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Movie Review: Children of Men

Children of Men
Directed by Alfonso Cuaron
Written by Cuaron, Timothy J. Sexton, David Arata, Mark Fergus, and Hawk Ostby based on the book by P.D. James

It seems like every awards season skips by at least one of the very best films of any given year, and I’m afraid this is going to be the case with Children of Men, a movie that is better than anything in the last two years and is vying for my own personal top spot with United 93 for this year.  You know how in the introductory chapter of J.D. Salinger’s Catcher in the Rye when Holden Caufield says he’s read a good book and wants to call the author up afterwards?  I feel this way about everyone involved with this movie.  I want to discuss things with them.  Writing this review does not suffice.

It’s 2027 and humans can no longer have children.  The youngest person living, Baby Diego, has just been killed and is being treated as a tragedy on par with Princess Di.  Walking into a coffee shop is Theo (Clive Owen), who leaves just before the place is blasted to smithereens by some terrorist bomb (or is it the government?).  It’s a war-torn society bent on inevitable destruction.  The end of the human race will not be gradual.  Meanwhile, the British government, apparently the only one still running strong, wants to throw out all foreign-born people in the interest of safety.

One of these foreign-born women may hold the key to human survival.  Theo is kidnapped by an interest group led by Julian Taylor (Julianne Moore), with her right-hand man Luke (Chiwetel Ejiofor).  Theo and Julian were once married, and once had a child who died at an early age.  She asks Theo to use his government ties to acquire transfer papers for a woman named Kee (Claire-Hope Ashitey), who is carrying the first child known to humankind in two decades.

It is obvious that the interest group has descension in the ranks (some want the baby to be a political tool, while others just want to keep it safe until the time is right), and soon Theo is whisking off with Kee on his own, needing the help of his pot-farming friend Jasper (Michael Caine).  He needs to lead the pregnant woman through an ever-dangerous country, trying to find a boat that carries a scientific research lab known as The Human Project, that may be a myth.  But in these desperate times, there’s nothing much to lose.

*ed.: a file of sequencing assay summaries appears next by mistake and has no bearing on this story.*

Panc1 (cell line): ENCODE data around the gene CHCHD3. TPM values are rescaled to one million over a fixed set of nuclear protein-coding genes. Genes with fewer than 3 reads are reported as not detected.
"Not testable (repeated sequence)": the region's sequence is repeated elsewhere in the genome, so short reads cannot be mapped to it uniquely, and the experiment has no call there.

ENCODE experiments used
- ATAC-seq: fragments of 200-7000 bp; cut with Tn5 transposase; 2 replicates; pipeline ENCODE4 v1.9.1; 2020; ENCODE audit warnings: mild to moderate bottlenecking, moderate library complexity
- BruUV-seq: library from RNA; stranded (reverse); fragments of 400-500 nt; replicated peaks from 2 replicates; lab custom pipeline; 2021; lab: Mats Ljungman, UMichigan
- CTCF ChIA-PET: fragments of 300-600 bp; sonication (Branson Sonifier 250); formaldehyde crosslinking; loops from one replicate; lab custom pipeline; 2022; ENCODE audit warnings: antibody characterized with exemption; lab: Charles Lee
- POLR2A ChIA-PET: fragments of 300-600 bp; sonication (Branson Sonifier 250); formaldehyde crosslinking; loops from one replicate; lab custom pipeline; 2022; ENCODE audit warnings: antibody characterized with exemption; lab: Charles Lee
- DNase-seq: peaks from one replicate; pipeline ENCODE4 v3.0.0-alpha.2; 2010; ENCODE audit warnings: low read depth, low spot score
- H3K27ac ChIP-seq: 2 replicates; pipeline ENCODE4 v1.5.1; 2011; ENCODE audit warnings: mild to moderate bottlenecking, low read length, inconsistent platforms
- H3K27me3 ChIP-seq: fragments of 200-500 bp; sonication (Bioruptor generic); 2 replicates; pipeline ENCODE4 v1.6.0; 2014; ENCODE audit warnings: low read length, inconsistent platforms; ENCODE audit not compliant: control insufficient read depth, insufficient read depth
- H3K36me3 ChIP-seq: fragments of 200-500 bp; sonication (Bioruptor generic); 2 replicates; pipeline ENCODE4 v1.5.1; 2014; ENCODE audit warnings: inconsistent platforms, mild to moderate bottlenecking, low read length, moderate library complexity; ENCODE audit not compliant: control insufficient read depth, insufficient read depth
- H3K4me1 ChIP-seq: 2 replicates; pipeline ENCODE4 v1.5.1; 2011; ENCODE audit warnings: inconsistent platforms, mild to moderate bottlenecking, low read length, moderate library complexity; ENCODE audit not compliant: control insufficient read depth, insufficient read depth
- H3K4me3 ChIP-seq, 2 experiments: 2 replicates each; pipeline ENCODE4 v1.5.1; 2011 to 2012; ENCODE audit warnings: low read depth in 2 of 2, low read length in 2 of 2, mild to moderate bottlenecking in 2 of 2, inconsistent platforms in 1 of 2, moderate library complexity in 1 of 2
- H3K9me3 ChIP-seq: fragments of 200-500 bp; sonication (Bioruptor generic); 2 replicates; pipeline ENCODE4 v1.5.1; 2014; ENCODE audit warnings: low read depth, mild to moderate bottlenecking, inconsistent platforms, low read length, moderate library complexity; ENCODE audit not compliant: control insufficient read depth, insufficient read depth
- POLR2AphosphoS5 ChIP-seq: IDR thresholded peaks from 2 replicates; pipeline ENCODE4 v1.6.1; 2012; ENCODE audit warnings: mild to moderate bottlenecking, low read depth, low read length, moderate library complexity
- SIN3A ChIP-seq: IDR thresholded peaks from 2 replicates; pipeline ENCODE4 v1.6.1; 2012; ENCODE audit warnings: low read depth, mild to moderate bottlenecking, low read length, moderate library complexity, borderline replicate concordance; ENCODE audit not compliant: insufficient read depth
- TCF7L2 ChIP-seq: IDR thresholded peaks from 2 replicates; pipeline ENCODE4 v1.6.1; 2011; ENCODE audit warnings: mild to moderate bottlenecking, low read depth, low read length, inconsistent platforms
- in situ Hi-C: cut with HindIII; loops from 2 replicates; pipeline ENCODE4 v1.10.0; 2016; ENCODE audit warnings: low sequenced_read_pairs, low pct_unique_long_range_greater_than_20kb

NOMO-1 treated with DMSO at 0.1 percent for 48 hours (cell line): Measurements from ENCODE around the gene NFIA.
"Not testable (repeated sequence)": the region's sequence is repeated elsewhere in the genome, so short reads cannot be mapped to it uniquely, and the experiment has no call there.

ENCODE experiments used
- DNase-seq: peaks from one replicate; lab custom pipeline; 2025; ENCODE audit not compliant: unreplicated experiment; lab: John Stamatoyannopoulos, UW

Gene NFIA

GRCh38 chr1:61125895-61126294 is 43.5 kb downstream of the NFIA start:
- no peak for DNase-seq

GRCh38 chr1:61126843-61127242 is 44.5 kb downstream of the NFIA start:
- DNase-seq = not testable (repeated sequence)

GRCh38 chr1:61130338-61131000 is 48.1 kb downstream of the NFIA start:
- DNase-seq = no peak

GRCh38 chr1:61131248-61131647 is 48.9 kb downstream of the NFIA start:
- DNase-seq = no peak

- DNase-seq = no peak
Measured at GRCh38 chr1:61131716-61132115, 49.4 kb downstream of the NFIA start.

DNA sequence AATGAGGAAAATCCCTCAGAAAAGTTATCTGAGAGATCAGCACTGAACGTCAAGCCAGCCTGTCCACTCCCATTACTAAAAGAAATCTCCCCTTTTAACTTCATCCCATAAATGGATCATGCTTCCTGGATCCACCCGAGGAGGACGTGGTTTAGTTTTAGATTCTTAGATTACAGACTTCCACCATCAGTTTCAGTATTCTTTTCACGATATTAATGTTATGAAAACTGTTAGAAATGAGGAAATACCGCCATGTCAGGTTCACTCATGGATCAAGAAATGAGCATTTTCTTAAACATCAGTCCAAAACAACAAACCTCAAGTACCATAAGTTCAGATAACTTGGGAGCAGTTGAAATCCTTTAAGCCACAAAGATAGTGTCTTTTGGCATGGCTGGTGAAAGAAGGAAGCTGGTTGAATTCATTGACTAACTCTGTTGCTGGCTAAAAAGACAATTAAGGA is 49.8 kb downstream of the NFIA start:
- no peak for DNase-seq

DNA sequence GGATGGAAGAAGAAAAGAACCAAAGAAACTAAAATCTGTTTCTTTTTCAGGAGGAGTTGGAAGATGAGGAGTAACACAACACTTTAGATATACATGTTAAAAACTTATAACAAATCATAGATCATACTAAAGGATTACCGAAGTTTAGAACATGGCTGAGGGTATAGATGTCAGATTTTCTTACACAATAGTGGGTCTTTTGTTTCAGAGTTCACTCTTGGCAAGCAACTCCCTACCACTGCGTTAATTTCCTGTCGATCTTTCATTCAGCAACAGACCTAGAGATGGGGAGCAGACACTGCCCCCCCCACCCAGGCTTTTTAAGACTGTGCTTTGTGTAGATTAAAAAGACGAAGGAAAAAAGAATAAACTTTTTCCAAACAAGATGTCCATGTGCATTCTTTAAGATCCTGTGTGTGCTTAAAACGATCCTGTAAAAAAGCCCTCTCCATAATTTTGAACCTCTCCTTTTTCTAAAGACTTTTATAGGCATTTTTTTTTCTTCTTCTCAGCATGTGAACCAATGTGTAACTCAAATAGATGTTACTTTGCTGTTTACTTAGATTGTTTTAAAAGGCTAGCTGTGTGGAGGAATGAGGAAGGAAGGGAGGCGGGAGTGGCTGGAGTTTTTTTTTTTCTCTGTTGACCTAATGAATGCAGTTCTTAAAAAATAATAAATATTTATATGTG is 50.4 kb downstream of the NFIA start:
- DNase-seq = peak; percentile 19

Alfonso Cuaron is a master.  He keeps this movie churning at all times.  It is a relentless narrative that keeps throwing intense moments onscreen, and Cuaron gives each scene an immediacy that is missing from almost every action picture or drama you will ever see.  Almost every scene is tour-de-force, calculated with precision.  Think loads of suspense.  Cuaron shows you the antagonist of a scene and his camera sways back to the protagonist.  Then something might delay the protagonist (never anything hackneyed, like tripping over a branch or something), and the camera will sway back to show you the progress of the antagonists.  It’s an effective technique and he uses it everywhere, and these scenes are gripping, especially since they aren’t edited to death.  It reminded me of how the last hour of Heat moves, in which everything you witness seems like real time, without any gimmicks.

Add to that, one of my favorite actors going, Clive Owen, runs this show like a true everyman.  He’s not an action star, far from it.  He does what any of us would do, which makes him relatable and you root for him.  The movie never puts him in a situation where you think, “No way.”  Towards the end, he spouts one of the simplest, funniest lines you’ll ever hear.  Any justice in the world, he’d get a Best Actor nomination.

In short, it’s a masterpiece.  I don’t use this word lightly.  I haven’t said it all year, and United 93 is the only other movie this year that is allowed to be given that label.  But they are rare, and to have two in one year means 2006 has been a great one.  I just don’t think Oscar is going to recognize either, not as much as the Letters from Iwo Jimas of the world.


Comment from KW
Time: December 27, 2006, 12:31 pm

Strange that a movie I had never heard of before today could be the best movie of the year. Everything I’m finding online about it is rave, rave, rave. Guess I’ll have to go see it somehow.

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